By John Bergsma
Dr. John Bergsma is Professor of Theology at the Franciscan University of Steubenville. A former Protestant pastor, Dr. Bergsma has authored several books on Scripture and the Catholic faith, including Jesus and the Old Testament Roots of the Priesthood.
I grew up in a Christian tradition vigorously opposed to calling their clergy “priests.” We were doctrinally committed to the view that the only priesthood in the New Covenant was the common priesthood of the faithful: every baptized believer shared in Christ’s priesthood (Rev 1:6) and was called to “present [their] bodies as a living sacrifice” to God (Rom 12:1).
Of course, in a situation where everyone is a priest, it is the same in practice as no one being a priest. We denied that there was any difference in state or character between believers—no one was spiritually set aside to God or consecrated as a sacred person within the Church. The clerical role was (at least theoretically) merely functional rather than ontological. That is, it merely concerned what one did, not who one was. Our preachers, pastors, or ministers—the terms could be used interchangeably—were, in theory, merely men who led worship and preached because someone had to do it. And anyone else who happened to have the requisite gifts could do the same things if they so wished. In practice, however, we did tend to revere our clergy, and the older generation still referred to the minister as the “Domine,” Latin for “Lord”!
Of course, I did grow up surrounded by many Catholics, as my father was a military chaplain. Upon discovering that my dad was a cleric, I would have to correct the inevitable response: “So your dad is a priest?” or “You mean your father is a Father?” No, I would explain, he is not a priest, except in the sense that all of us are baptized into Christ’s priesthood. And no, he is not a “Father” in a clerical sense, because Jesus says clearly, “call no man your father on earth” (Matt 23:9).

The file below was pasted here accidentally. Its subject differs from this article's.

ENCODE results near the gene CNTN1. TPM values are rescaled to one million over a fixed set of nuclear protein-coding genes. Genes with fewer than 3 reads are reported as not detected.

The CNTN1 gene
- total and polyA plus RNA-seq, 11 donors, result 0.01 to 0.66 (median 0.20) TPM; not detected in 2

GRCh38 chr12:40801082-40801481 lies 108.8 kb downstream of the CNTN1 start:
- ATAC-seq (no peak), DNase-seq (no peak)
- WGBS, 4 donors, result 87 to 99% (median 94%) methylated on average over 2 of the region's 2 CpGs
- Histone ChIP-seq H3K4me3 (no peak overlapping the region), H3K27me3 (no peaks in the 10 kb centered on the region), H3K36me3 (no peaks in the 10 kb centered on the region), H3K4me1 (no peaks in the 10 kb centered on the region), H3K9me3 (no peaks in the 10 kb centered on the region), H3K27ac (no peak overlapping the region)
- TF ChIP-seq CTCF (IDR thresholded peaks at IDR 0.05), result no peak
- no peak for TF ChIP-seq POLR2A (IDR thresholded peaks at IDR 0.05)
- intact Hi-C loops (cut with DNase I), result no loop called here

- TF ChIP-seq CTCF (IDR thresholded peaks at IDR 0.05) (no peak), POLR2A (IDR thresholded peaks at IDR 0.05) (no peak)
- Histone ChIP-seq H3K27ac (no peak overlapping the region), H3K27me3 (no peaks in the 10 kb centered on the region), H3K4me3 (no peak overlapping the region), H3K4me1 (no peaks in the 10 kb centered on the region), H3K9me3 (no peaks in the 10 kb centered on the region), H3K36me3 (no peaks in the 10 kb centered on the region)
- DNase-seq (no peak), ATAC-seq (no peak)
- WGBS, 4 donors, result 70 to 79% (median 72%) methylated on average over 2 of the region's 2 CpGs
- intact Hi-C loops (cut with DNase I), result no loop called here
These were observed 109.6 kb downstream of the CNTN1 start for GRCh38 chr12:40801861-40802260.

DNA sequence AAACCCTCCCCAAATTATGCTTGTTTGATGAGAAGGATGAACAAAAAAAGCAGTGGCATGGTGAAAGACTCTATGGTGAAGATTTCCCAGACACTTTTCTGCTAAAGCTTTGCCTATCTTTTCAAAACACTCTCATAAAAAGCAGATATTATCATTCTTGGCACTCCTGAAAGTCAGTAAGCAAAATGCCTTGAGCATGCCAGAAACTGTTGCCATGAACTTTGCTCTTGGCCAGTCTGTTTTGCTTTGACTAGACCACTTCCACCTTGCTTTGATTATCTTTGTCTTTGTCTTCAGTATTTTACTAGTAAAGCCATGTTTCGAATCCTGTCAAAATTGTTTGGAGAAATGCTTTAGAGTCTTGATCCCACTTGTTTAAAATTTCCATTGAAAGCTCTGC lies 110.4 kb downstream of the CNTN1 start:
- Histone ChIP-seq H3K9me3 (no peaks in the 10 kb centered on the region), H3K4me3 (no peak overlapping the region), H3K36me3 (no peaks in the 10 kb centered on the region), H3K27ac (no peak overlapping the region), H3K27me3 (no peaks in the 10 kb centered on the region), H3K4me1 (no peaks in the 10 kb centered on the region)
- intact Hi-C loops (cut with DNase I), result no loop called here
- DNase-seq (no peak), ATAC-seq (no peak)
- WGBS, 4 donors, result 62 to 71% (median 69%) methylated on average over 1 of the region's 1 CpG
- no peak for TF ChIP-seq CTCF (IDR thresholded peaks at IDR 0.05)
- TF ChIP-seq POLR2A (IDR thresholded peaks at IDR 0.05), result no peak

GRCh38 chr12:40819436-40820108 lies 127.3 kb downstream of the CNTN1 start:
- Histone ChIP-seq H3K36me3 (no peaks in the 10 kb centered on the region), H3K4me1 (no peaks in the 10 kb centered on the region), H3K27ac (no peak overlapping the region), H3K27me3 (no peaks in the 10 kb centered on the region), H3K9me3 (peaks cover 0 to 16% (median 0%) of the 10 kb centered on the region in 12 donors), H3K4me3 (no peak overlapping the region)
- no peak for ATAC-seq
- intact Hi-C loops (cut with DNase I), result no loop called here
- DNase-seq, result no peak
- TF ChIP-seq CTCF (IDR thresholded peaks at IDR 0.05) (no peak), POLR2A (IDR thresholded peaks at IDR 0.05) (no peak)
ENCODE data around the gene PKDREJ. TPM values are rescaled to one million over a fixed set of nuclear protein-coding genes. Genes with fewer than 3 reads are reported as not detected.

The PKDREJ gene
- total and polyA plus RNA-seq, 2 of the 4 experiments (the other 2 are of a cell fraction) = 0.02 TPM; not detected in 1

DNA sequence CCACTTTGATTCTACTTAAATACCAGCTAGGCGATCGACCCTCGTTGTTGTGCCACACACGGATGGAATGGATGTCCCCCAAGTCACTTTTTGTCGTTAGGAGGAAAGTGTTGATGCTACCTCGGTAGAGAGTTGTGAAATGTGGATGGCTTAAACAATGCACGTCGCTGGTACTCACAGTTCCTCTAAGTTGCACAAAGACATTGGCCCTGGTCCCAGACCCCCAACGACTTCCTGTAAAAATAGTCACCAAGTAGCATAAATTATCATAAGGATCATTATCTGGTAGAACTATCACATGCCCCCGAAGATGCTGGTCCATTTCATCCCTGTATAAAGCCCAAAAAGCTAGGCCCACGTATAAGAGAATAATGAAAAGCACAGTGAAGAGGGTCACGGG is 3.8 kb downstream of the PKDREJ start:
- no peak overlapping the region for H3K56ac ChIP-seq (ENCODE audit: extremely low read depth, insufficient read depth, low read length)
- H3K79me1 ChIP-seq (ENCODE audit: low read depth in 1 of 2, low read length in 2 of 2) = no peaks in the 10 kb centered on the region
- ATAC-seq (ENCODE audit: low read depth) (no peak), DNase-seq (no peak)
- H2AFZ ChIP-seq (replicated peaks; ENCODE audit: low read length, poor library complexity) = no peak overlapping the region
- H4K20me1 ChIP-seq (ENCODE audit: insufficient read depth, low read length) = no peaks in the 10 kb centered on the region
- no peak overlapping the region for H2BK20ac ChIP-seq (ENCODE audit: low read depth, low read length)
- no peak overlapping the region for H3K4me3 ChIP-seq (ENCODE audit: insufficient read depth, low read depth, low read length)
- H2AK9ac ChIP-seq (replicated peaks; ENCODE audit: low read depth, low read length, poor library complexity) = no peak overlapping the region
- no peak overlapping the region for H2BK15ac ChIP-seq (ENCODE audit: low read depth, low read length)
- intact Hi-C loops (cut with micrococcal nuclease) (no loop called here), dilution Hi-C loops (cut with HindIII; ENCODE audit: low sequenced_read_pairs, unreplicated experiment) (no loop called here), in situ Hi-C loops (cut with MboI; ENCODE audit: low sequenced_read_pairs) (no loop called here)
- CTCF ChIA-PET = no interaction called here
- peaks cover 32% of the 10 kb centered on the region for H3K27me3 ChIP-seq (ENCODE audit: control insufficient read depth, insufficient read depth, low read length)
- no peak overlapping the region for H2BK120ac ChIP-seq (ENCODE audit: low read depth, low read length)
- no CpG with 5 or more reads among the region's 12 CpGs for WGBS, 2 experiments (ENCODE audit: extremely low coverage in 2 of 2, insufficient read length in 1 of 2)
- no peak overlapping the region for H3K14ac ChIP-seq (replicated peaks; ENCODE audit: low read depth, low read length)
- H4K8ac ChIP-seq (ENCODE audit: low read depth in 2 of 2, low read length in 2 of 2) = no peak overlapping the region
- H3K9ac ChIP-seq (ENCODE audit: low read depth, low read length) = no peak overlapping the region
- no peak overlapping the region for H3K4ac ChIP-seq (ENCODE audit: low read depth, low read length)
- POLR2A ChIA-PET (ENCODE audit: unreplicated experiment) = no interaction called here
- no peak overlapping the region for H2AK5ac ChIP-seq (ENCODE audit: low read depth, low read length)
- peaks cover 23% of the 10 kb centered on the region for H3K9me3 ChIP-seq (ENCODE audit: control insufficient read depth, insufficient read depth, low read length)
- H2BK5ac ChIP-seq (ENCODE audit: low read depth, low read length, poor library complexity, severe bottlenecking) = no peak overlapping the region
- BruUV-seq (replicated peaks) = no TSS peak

The story of how I grew up to be a minister myself but then was dragged kicking, if not screaming, into the Catholic Church by the inexorable logic of the Scriptures and the early Church Fathers has been told in a different book and in various talks. Suffice it to say that a good Catholic friend got me to read the apostolic fathers while I was in my doctoral program in Scripture, and what I found in them flipped my whole view of Church history and the development of Christian doctrine upside down, with the result that gravity then pulled me into the Church.
Fast-forward several years, and Pope Emeritus Benedict XVI declares a “Year of the Priest.” A local parish invites me to teach some sessions of their adult education class, and suggests “Priesthood in the Bible” as a topic, in keeping with the theme of the holy year. I had come around almost to the opposite place from my childhood in terms of my understanding of priesthood in Scripture.